Ohio is ordering General Motors to pay back $28 million in tax credits after it failed to meet the terms of the 30-year agreement by closing its Lordstown plant after 10 years.
GM has also been ordered to invest an additional $12 million for community development in the state, which has long struggled to regain its former manufacturing swagger.
In 2008, with gas prices soaring, GM received more than $60 million in tax credits for agreeing to keep 3,700 employees at the plant through 2028 under the Job Retention Tax Credit program and for agreeing to create 200 new jobs under the Job Creation Tax Credit program if it maintained operations through 2037 to develop the fuel-efficient Chevy Cruze.
“The company did not maintain its commitment to retain the jobs,” the Ohio Development Services Agency said in a news release.
If Ohio had ordered the repayment of all of the $60.3 million in tax credits, it would have been one of the largest tax credit clawbacks in U.S. history.
Presidential candidate Donald Trump traveled to the region in 2016 and told rallygoers, “Don’t move, don’t sell your house,” because the jobs that had left Ohio were “all coming back” if he was elected.
But in 2018, the company announced amid declining sales that it would cease production of the Cruze at the Lordstown plant and shut down operations, along with those of four other North American plants.
Construction of a GM joint-venture battery cell plant began this year on the site of the former facility with the promise of creating 1,100 new jobs. And a new company called Lordstown Motors, working with a financing deal with GM, began producing an electric pickup truck called Endurance, also on the former grounds.
Trump travels to Cleveland on Tuesday to appear in the first presidential debate. He posed Monday with the Endurance on the South Lawn of the White House and misleadingly took credit for helping bring in the new factories.
“It’s a lie. I’m dumbfounded that people would even believe anything [Trump] says at this point,” Dave Green, the former head of the local autoworkers union, said by telephone.
“He came into our community and told everybody what they wanted to hear and didn’t do a damn thing,” Green said. “Now he’s taking credit for something he was putting the squash on the whole time.”
Sen. Sherrod Brown, D-Ohio, told reporters that he had brought in the new business and that Trump hadn’t lifted “a finger.”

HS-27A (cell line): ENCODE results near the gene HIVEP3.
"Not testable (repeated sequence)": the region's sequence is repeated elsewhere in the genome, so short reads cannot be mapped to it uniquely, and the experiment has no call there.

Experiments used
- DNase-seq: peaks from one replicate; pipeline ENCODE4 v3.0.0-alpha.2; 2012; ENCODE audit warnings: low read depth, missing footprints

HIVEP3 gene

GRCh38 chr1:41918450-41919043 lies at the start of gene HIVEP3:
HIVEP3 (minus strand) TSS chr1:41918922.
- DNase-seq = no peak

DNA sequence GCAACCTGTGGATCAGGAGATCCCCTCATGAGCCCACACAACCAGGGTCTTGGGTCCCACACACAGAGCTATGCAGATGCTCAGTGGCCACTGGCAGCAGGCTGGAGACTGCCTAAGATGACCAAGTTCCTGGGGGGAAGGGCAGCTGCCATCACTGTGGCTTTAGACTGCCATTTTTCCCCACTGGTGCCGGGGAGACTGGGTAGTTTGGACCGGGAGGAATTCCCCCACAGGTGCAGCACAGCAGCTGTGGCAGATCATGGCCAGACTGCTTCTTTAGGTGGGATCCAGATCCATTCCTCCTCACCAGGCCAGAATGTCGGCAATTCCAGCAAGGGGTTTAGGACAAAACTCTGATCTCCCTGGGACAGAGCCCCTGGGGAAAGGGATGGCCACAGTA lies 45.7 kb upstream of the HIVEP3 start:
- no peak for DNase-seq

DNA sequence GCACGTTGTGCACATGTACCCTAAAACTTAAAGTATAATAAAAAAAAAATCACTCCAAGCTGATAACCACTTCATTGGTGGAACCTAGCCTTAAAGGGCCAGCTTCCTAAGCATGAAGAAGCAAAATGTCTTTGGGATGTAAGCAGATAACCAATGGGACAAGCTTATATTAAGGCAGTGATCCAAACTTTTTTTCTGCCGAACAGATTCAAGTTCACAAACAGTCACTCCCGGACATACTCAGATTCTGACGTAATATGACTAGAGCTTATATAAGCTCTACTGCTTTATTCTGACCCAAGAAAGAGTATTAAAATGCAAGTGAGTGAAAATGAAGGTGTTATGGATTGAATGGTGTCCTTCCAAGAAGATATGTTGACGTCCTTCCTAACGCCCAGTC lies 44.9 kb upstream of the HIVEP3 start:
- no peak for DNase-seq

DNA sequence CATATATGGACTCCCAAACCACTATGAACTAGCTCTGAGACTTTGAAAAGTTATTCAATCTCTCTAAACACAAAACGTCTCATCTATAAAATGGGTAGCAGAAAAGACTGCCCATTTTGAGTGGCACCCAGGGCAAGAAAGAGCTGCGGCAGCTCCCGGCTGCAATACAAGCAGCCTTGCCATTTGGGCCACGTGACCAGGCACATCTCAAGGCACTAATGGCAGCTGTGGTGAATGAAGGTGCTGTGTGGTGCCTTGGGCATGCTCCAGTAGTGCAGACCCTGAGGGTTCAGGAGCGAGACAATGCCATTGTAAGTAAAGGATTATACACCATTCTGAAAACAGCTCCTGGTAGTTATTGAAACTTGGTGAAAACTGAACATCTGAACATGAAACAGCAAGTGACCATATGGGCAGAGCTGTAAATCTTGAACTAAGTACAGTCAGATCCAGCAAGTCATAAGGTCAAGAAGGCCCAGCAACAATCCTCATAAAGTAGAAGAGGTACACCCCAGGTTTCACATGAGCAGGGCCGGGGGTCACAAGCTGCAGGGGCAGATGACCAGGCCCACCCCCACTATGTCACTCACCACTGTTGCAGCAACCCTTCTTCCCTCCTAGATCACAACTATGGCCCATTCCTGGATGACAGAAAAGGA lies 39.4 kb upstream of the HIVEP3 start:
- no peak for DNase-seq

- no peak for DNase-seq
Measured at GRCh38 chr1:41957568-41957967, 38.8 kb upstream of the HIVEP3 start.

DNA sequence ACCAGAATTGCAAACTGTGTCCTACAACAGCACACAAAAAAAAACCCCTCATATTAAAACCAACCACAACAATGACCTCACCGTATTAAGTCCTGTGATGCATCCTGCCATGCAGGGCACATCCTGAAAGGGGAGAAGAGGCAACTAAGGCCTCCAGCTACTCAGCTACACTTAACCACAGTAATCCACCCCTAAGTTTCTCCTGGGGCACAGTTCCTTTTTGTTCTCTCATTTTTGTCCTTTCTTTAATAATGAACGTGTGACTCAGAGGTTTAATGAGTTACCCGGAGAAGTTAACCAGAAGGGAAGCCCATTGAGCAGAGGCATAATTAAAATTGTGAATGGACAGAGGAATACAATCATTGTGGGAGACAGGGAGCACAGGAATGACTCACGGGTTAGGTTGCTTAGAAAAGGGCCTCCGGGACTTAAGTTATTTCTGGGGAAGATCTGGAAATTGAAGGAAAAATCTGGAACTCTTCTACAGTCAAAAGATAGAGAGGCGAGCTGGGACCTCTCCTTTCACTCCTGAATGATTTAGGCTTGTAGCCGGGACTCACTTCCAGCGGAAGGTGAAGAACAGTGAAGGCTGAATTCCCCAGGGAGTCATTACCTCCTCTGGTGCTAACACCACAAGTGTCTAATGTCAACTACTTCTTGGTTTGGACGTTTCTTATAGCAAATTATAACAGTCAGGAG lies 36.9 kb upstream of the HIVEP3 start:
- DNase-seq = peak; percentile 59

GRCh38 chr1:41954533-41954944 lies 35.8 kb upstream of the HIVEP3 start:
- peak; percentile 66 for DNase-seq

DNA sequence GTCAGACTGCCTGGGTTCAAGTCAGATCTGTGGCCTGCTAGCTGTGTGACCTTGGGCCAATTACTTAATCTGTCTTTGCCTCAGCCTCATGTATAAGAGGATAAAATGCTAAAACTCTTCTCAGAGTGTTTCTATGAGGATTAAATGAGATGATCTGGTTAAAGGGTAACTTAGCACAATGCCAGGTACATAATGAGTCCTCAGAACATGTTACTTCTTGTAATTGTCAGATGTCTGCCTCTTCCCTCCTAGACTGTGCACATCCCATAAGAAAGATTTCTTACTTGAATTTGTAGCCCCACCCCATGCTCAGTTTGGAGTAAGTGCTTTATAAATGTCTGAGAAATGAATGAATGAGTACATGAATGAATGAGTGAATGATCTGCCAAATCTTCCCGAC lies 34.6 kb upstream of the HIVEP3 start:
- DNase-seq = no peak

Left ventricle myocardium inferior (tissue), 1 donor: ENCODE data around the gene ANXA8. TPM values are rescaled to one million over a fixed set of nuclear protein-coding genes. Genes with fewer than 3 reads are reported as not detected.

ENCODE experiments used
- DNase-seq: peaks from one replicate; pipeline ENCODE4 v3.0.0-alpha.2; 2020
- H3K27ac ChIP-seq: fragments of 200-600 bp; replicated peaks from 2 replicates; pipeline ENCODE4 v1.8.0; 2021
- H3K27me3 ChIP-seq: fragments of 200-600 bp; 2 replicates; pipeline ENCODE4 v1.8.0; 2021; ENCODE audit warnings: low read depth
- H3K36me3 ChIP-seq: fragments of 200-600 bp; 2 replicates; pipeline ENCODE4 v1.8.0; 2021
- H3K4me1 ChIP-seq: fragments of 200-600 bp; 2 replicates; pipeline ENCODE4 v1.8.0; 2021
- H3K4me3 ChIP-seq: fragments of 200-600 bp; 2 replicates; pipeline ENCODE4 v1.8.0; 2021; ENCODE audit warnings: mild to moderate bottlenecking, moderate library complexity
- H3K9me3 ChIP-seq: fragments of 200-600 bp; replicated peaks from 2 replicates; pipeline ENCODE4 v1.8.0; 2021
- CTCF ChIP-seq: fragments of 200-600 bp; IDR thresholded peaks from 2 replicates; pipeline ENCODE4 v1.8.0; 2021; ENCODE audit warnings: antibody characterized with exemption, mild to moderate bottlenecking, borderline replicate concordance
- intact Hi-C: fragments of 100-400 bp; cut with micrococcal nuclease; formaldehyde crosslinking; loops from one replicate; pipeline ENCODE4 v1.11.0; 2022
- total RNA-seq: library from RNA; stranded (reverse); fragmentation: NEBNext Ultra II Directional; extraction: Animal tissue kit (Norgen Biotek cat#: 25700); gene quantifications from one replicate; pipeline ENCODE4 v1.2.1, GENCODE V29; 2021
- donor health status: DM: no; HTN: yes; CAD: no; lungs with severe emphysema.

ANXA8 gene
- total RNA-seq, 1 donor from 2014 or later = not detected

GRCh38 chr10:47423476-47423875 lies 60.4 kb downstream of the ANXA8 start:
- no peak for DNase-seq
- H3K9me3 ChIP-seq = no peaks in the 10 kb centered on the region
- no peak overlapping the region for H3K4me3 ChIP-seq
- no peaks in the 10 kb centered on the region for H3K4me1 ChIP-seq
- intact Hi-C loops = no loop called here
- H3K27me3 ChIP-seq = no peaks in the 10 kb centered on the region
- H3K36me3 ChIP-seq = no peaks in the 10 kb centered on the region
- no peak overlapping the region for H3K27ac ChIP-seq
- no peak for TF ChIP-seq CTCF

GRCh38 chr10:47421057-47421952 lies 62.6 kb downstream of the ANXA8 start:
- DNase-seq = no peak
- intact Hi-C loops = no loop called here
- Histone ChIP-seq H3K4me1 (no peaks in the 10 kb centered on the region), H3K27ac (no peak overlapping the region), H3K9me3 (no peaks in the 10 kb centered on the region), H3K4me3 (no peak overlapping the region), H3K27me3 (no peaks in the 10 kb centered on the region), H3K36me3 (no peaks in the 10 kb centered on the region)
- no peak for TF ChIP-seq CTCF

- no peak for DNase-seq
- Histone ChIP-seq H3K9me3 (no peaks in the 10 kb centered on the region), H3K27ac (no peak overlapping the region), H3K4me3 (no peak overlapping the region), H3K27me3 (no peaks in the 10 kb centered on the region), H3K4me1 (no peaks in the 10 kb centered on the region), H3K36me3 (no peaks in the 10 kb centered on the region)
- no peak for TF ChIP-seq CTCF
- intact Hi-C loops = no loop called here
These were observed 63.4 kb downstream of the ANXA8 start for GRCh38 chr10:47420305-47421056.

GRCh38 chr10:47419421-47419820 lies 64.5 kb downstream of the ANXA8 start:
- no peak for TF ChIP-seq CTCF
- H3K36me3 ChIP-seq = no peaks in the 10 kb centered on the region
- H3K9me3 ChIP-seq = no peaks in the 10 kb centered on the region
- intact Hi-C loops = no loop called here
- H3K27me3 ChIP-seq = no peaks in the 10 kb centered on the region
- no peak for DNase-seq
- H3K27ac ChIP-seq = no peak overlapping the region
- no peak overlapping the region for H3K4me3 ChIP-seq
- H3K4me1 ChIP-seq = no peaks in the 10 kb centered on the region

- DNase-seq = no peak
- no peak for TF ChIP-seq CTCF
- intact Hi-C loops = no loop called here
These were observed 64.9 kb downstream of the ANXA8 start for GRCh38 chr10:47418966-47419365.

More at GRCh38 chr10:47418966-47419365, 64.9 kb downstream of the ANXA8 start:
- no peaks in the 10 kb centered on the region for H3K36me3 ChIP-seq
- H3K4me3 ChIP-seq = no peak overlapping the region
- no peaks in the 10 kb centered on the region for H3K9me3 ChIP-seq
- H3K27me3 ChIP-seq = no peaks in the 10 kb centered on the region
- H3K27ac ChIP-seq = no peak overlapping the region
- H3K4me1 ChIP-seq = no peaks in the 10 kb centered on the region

“We begged Trump to help. He did nothing,” Brown said in a call with reporters afterward, Cleveland.com reported. “While we welcome Lordstown Motors and the battery plant, it’s nothing close to what it should be and nothing close to what it would have been if the president stepped up three and four years ago.”
Brown said claims by other representatives that the new plants would effectively replace the jobs lost by the plant’s closing don’t take into account all the jobs lost in the local supply chain that previously served the factory.
Ohio Gov. Mike DeWine said that GM had a long history as an employer in the state and that the decision to close the plant was “terrible news for workers and their families in the Mahoning Valley.”
But he said the retention of an electric battery plant was “good news for the future of the automotive industry.”
State Attorney General Dave Yost praised the news, saying it was good “to hear that GM will repay the financial incentives it was offered.”
“Thanks to Governor DeWine and his team for staying on top of this business relationship and holding them accountable,” he said.
In a statement, GM corporate spokesman Dan Flores told NBC News the automaker appreciated Ohio’s recognition of their manufacturing presence across the state and investments in the local area, including the new battery cell plant, in deciding on the tax credits and job creation incentives.
“Construction of the facility is well underway,” said Flores. “The new battery cell manufacturing plant will play a critical role in GM’s commitment to an all-electric future.”
Christian Peña contributed.